Optimized Android Parcelable Reading and Writing

To save unnecessary reading, writing, and reflection, use Parcelable.Creator.createFromParcel(...) and Parcelable.writeToParcel(...) instead of Parcel.readParcelable(...) and Parcel.writeParcelable(...).

As Android developers who want our apps to survive configuration changes and process death, we use many value classes that implement Parcelable.

We have written classes like 🚂:

final class Train implements Parcelable {
  final Manifest manifest;
  final int maxPassengers;

  Train(Manifest manifest, int maxPassengers) {
    this.manifest = manifest;
    this.maxPassengers = maxPassengers;

  Train(Parcel in) {
    manifest = Manifest.CREATOR.createFromParcel(in);
    maxPassengers = in.readInt();

  @Override public void writeToParcel(Parcel dest, int flags) {
    manifest.writeToParcel(dest, flags);

  @Override public int describeContents() {
    return 0;

  public static final Creator<Train> CREATOR = new Creator<Train>() {
    @Override public Train createFromParcel(Parcel in) {
      return new Train(in);

    @Override public Train[] newArray(int size) {
      return new Train[size];

In 2016, we have some terrific tools that can generate the boilerplate in such classes. Android Studio has a built-in live template, and AutoValue has a maintained extension.

But, there is an optimization that these tools do not take advantage of.

In the above Train example, note the use of Manifest.CREATOR.createFromParcel(in) and manifest.writeToParcel(dest, flags). We are directly calling the methods we wrote ourselves. A naïve approach might be to use in.readParcelable(Manifest.class.getClassLoader()) and dest.writeParcelable(manifest, flags), but this unnecessarily writes a String (the fully qualified class name of the Manifest.CREATOR) to the Parcel and then reads the String and might look up the Parcelable.Creator instance with reflection (if it is not cached by Android). See the source here. Since we already know the instance of the Parcelable.Creator we are going to use, we can optimize this code and use the instance directly, rather than use the lookup.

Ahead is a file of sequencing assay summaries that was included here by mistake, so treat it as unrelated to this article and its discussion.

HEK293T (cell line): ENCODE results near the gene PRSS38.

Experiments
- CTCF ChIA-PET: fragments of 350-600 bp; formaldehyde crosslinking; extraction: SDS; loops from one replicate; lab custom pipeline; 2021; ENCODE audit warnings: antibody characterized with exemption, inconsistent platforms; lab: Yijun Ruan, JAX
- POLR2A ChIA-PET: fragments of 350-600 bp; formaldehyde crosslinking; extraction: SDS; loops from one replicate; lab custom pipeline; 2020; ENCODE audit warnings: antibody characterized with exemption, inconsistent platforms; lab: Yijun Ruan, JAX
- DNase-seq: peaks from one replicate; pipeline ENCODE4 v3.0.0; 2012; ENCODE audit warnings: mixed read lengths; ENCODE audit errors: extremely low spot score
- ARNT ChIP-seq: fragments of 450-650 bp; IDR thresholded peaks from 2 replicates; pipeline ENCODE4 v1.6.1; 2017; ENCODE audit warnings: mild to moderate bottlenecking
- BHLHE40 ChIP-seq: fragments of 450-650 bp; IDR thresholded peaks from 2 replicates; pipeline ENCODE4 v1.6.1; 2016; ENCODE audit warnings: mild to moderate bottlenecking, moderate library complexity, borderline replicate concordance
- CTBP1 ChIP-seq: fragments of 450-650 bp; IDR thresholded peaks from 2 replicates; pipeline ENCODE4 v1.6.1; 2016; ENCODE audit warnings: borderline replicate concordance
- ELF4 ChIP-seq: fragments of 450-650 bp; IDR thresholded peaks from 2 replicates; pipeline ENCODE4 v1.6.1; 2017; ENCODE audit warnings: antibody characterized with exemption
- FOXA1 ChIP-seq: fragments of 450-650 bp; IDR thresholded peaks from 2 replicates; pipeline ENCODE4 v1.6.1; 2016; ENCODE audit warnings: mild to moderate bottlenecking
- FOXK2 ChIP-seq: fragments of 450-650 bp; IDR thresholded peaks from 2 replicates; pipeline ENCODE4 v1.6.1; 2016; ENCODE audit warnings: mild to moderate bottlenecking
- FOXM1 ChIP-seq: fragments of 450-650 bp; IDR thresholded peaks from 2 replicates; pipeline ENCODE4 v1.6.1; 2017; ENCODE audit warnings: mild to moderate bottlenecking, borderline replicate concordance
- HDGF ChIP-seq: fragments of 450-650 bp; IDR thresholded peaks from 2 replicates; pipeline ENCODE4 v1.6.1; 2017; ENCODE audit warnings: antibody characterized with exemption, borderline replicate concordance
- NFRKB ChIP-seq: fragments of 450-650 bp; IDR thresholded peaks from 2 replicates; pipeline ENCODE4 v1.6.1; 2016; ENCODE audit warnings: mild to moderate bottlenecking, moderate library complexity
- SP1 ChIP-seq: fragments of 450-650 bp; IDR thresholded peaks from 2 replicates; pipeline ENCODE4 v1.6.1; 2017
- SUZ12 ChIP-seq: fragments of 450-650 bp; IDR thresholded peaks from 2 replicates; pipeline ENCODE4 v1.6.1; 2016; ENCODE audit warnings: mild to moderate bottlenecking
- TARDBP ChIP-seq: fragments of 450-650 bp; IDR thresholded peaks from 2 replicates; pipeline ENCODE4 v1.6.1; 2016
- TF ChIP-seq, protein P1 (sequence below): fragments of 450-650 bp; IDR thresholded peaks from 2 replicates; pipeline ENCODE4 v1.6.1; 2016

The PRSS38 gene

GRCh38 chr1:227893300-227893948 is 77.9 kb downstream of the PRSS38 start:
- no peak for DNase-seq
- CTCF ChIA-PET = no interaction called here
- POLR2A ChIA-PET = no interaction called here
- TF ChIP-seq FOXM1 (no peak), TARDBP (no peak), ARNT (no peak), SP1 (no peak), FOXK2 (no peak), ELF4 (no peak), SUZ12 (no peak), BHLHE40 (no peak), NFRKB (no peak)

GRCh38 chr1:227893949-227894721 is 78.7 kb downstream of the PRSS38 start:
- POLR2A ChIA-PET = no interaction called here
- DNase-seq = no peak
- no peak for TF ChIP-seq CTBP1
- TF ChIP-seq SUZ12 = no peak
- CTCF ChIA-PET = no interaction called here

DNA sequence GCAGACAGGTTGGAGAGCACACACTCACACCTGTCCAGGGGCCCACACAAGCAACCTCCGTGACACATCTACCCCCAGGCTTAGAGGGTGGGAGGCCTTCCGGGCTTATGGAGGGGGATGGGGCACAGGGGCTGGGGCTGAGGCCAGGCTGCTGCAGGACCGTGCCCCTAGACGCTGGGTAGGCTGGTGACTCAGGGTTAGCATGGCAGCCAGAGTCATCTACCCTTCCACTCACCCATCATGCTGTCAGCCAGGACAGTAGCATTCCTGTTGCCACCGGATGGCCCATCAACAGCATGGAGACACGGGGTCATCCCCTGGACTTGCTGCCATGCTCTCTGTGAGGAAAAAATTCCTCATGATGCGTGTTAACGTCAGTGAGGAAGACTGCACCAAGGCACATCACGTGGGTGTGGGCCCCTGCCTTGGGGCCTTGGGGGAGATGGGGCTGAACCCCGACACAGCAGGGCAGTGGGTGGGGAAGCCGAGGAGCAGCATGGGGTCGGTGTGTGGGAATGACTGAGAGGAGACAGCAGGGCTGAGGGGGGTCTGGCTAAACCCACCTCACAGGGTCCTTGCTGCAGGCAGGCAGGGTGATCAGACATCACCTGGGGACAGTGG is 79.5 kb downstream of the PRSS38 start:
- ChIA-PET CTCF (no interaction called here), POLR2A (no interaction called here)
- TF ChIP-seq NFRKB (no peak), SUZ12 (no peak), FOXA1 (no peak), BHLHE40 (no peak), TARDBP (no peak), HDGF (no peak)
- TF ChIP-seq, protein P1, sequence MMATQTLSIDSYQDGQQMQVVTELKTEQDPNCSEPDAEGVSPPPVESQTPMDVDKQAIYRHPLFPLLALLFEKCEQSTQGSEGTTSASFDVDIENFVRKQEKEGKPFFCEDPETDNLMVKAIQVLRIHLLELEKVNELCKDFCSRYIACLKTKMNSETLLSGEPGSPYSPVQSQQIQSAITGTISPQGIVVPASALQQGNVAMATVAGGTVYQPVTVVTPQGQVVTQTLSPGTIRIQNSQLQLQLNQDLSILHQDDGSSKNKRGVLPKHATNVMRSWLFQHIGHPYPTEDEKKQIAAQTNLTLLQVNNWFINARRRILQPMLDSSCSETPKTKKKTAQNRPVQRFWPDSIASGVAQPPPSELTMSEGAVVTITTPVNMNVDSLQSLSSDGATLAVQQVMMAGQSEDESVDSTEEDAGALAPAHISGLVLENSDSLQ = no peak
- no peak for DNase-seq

Note that we need to know the runtime type of the Parcelable field to use the correct Parcelable.Creator instance, of course, though non-final Parcelable implementations are a code smell. Also, note that, if the inner Parcelable field is nullable, we should first write a flag to indicate a null value:

@Nullable static <T extends Parcelable> T readParcelable(Parcelable.Creator<T> creator, Parcel in) {
  if (in.readInt() == 0) {
    return null;
  return creator.createFromParcel(in);

static <T extends Parcelable> void writeParcelable(@Nullable T value, Parcel dest, int flags) {
  if (value == null) {
  value.writeToParcel(dest, flags);

This is a tiny but easy manual optimization for our Parcelable implementations. As for tooling, the Android Studio live template is not currently able to access class members, and the AutoValue extension would require adding too much complexity to apply this optimization only to fields that are final types.

Parcel provides a handful of native calls, but the Android SDK provides quite a few of these convenience APIs (mostly around collections and data structures). Make sure the convenience APIs you are using are the most optimized choices for your code, and even write your own when you need to do so.

What are more great Parcelable optimizations I should know about? Ping me on Twitter @Eric_Cochran or email me at eric@nightlynexus.com.